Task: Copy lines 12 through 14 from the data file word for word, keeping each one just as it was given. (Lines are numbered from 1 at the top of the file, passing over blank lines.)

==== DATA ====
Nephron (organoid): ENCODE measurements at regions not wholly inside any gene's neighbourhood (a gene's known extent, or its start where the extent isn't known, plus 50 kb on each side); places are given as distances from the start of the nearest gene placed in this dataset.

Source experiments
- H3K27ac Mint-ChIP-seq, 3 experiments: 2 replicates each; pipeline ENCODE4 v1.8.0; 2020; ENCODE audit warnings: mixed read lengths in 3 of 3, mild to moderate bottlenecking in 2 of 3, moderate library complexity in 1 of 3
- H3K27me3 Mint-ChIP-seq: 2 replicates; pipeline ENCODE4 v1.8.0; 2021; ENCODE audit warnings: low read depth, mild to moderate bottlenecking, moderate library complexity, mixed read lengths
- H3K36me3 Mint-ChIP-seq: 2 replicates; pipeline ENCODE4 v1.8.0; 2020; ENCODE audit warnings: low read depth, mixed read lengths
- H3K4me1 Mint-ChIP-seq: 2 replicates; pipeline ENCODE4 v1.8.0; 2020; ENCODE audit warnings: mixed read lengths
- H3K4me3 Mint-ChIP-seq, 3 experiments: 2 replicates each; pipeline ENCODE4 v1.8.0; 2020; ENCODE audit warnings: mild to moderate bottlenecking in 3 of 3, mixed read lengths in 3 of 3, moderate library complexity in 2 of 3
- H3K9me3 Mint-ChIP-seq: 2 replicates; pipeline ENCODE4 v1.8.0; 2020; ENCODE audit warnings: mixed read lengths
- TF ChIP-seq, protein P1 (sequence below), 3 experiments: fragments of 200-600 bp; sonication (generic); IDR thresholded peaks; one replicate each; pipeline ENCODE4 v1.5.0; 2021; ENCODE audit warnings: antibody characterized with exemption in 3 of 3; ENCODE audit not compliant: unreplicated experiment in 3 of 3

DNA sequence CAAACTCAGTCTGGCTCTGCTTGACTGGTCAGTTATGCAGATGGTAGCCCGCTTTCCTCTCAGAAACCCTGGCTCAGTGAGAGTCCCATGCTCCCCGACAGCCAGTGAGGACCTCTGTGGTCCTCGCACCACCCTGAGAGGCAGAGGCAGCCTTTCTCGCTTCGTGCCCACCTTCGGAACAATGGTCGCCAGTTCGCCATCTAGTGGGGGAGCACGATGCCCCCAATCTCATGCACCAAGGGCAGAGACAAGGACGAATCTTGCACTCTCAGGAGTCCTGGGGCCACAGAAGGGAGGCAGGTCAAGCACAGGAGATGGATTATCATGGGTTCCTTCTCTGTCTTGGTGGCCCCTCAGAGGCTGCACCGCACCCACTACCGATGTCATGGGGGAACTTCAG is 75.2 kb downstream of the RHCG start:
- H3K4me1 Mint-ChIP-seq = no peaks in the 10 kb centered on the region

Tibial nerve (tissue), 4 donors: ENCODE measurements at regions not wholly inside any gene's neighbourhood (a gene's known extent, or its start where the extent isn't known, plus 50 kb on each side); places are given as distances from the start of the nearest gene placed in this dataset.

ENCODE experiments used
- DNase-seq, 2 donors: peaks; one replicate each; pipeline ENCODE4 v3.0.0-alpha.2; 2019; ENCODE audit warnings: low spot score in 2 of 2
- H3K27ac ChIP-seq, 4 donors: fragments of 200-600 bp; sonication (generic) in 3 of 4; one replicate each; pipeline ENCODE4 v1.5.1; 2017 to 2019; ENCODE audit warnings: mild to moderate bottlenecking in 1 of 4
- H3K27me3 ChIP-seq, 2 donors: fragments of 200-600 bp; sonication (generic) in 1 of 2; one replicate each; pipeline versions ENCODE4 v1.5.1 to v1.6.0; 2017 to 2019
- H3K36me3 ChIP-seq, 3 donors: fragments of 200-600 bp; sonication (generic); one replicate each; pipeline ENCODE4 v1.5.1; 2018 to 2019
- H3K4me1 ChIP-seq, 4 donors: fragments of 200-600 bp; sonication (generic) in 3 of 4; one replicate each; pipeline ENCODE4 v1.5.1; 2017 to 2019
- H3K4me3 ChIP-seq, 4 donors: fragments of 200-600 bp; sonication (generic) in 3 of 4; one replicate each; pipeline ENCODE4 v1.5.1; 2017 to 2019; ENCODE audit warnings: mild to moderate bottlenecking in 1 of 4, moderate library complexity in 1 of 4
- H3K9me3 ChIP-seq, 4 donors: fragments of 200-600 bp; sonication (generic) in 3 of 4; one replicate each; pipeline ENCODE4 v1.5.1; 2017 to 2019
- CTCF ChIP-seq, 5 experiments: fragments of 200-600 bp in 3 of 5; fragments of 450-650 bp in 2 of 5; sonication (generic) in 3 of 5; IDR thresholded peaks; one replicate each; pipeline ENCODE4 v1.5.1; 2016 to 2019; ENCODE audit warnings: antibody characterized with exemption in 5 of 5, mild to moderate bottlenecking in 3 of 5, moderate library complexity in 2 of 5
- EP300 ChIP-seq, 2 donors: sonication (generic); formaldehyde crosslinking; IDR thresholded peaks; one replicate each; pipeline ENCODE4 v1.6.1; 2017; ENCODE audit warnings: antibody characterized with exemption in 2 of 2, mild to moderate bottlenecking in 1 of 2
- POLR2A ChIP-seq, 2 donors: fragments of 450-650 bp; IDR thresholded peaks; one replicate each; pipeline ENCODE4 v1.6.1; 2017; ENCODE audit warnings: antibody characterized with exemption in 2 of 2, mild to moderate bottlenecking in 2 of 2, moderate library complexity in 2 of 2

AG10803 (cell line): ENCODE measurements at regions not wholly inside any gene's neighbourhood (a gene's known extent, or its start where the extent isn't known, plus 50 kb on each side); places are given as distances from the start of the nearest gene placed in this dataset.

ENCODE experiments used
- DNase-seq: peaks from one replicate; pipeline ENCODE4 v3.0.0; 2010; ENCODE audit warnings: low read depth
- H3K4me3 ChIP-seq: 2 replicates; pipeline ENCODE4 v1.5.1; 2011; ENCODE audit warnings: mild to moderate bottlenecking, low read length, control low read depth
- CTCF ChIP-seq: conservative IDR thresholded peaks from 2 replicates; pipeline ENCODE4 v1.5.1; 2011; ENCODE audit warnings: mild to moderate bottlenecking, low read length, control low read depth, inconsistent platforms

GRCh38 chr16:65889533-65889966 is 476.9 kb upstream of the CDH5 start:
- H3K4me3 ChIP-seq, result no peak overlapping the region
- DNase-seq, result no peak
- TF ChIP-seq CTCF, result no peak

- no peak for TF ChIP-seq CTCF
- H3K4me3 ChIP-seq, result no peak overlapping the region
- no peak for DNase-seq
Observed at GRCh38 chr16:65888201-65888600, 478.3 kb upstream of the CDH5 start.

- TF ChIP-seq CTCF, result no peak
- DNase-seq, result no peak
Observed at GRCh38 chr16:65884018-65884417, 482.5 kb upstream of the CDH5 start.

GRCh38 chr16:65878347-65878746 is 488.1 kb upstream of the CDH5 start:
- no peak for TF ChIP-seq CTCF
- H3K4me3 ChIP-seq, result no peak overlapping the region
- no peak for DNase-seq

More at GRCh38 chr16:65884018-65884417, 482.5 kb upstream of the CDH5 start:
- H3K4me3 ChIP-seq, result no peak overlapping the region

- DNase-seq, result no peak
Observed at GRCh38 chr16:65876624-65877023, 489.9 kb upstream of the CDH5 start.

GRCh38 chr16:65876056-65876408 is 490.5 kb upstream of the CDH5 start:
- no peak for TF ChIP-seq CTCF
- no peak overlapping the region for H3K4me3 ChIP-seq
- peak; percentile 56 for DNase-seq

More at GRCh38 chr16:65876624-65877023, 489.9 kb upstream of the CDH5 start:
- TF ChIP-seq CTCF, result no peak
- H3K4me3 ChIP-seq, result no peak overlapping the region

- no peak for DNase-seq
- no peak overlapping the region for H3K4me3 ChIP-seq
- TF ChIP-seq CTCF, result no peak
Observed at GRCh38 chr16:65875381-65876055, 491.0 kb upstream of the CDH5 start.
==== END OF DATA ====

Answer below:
Tibial nerve (tissue), 4 donors: ENCODE measurements at regions not wholly inside any gene's neighbourhood (a gene's known extent, or its start where the extent isn't known, plus 50 kb on each side); places are given as distances from the start of the nearest gene placed in this dataset.

ENCODE experiments used
- DNase-seq, 2 donors: peaks; one replicate each; pipeline ENCODE4 v3.0.0-alpha.2; 2019; ENCODE audit warnings: low spot score in 2 of 2